WE CONGRATULATE THE FOLLOWING STUDENTS ON THEIR RECENT PRIZES AND AWARDS:
The M.C. Cohen Dissertation Prize, for the best dissertation written in the Department of English and Comparative Literature, goes to Anjuli F. Raza Kolb, for “The Epidemiology of Terror: Horror, Health, and Politics in Postcolonial Literature.” Timothy Donahue’s dissertation, “The Borderlands Aesthetic: Realism and Governments at the Edges of Nations,” has been awarded an honorable mention. Anjuli Kolb is now Assistant Professor of English at Williams College and Timothy Donahue is Assistant Professor of English at Oakland University.
The Henry Cuyler Bunner Award, for the best MA essay on a topic dealing with American literature, goes to Walter Gordon, for "'The Water-Wheel Hung Dripping': Picturing the Politics of Infrastructure in Willa Cather’s One of Ours.” Drawing on scholarship from new formalism to the history of American empire, Gordon argues that infrastructure in Cather’s fiction is not just a fictional topos but also an engine of “narrative, aesthetic, and political effects,” which challenges existing accounts of One of Ours as a primarily ironic novel and restores to it a powerful normative engagement with American life.
The Rachel Wetzsteon Prize, for the best MA essay dealing with twentieth- or twenty-first century poetry, goes to Jess Engbretson, for "The Poet in the Museum: Seamus Heaney's Bog Bodies and the Representation of Atrocity." Engbretson’s essay richly examines the ethical burdens of Seamus Heaney's "bog body" poems in the context of "museums of atrocity" such as the Murambi Genocide Memorial Center in Rwanda and the U.S. Holocaust Memorial Museum, arguing that both worlds are structured by tensions between ethical and aesthetic imperatives in the representation of the tortured body.
The Miron Christo-Loveanu Prize, for the best MA essay in the department, goes to Milan Terlunen, “'Written words repeating': Verbal Frequencies in G.H.Lewes’s Problems of Life and Mind and George Eliot’s Daniel Deronda.” Terlunen examines forms of repetition in Eliot’s novel in light of both contemporary linguistics and the psychology developed by Eliot’s partner, G.H. Lewes, arguing that the often-disparaged stylistic device powerfully shapes Eliot’s dynamics of characterization; in the process, Terlunen develops a searching critique of current debates about reading practices, to which he contributes a distinctive stance he calls “middle-distant reading.”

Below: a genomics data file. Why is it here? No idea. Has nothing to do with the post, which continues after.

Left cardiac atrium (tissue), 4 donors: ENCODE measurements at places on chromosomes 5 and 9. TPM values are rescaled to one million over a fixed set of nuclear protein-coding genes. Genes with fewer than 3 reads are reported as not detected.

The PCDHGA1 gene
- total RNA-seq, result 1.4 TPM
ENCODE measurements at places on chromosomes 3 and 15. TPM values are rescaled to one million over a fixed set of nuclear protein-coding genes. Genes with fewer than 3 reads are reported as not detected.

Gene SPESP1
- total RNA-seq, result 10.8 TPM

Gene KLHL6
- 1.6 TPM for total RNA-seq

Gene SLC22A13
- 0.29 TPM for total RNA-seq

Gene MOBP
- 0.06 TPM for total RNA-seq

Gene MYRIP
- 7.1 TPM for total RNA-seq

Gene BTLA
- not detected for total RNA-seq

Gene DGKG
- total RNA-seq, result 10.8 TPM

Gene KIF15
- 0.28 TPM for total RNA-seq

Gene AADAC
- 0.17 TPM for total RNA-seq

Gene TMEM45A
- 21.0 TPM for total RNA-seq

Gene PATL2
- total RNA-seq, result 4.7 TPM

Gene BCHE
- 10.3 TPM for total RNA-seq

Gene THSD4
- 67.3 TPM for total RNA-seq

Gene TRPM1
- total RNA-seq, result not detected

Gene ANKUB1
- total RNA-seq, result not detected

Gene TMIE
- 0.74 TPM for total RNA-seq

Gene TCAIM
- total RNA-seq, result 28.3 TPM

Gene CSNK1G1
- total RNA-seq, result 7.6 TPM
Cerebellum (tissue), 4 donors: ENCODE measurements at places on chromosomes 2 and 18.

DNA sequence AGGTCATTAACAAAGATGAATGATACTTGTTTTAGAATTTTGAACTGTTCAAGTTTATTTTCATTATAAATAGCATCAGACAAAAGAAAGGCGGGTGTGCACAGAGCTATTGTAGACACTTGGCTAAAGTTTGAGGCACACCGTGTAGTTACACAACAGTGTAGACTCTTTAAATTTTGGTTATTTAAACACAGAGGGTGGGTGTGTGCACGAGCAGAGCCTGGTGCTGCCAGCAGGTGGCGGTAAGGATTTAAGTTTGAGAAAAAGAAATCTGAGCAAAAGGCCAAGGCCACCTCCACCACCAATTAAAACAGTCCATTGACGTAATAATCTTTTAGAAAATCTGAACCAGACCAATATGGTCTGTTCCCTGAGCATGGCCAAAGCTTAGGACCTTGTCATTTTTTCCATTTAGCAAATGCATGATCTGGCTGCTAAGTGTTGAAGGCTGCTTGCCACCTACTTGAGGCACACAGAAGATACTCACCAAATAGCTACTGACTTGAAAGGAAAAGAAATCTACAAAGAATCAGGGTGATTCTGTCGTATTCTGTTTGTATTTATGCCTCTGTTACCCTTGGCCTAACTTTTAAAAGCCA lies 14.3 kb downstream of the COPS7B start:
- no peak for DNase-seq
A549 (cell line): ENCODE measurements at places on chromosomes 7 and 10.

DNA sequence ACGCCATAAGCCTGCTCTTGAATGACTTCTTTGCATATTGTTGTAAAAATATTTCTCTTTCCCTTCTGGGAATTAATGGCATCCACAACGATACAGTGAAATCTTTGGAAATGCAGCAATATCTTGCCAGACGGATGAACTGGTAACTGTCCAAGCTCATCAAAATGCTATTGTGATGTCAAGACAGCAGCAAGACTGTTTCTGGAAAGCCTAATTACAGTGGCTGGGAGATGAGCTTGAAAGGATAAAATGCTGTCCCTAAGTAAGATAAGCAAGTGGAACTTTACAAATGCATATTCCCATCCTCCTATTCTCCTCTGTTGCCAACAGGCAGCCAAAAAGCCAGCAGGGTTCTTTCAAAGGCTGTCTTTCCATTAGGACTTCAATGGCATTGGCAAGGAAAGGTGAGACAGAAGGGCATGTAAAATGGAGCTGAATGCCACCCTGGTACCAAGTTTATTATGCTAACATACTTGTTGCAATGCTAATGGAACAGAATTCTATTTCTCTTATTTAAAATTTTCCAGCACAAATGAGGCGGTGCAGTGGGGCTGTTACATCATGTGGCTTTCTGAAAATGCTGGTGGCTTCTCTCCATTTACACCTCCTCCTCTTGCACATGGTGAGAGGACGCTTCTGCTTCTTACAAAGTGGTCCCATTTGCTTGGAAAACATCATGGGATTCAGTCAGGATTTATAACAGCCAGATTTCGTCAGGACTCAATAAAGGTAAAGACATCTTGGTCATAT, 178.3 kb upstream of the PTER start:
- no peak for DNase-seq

2015 Prize Winners
Miron Cristo-Loveanue Prize: Sierra Eckert, "Synoptical Tabulation, Research Quarries, and Realist Fiction: Reading Research in George Eliot's Middlemarch" and Will Glovinsky, "The Mummy in the Counterarchive: Contested Futurities in Livingstone’s Final Journey"
Bunner Award: Liz Bowen, "Cultivating the Cringe-Gaze: Disability, Animal Cruelty, and the Politics of Spectacle”
Wetzsteon Prize: Jeremy Stevens, “Eliot’s Disconsolate Chimera: The Form of Secularization in Four Quartets”
2014 Prize Winners
Miron Cristo-Loveanue Prize: Hilary Rasch, "John Donne's Body of Horror"
Bennett Memorial Award: Phillip Polefrone, "Gilman’s Garden: Ecological Economy, Coevolution, and Utopian Naturalism in Herland"
Bunner Award: Julia Cheng, "Streets, Salads, Etc.: Queering Lists in The Book of Salt"
Best Graduate Student Paper by the North American Society for the Study of Romaticism: Arden Hegele, "Romantic Autopsy and Wordsworth's Two-Part Prelude"
2013 Prize Winners
Miron Cristo-Loveanue Prize: Gabriel Bloomfield, "Preaching from the Press: Henry King and the Rhetoric of Elegy"
Bennett Memorial Award: Victoria Wiet, "Theatrical Frames: Spectatorship and the Dramatization of Desire in Middlemarch"
Bunner Award: Atefeh Akbari Shahmirzadi, "From Shiraz to Concord: Ralph Waldo Emerson's Renderings of Hafez"
2012 Prize Winners
Miron Cristo-Loveanue Prize: Seth Williams, "[Re-enter Will Kemp]: Dance, Print, and Conformity in Kemps' Nine Daies Wonder"
Bennett Memorial Award: Jayne Hildebrand, "Theatre As Medium: David Garrick's Shakespeare, Blank Verse, and William Cowper's The Task"
Bunner Award: Erica Richardson, "Woman and Color: Figuring Black Futurity in the Sociological and Narrative Work of W.E.B. Du Bois"
Rachel Wetzsteon M.A. Essay Prize: Ben VanWagoner, "Corioli: Character as a Locus of Social Force"
The M.C. Cohen Dissertation Prize: Christine Varnado, for "The Shapes of Fancy: Queer Circulations of Desire in Early Modern Literature"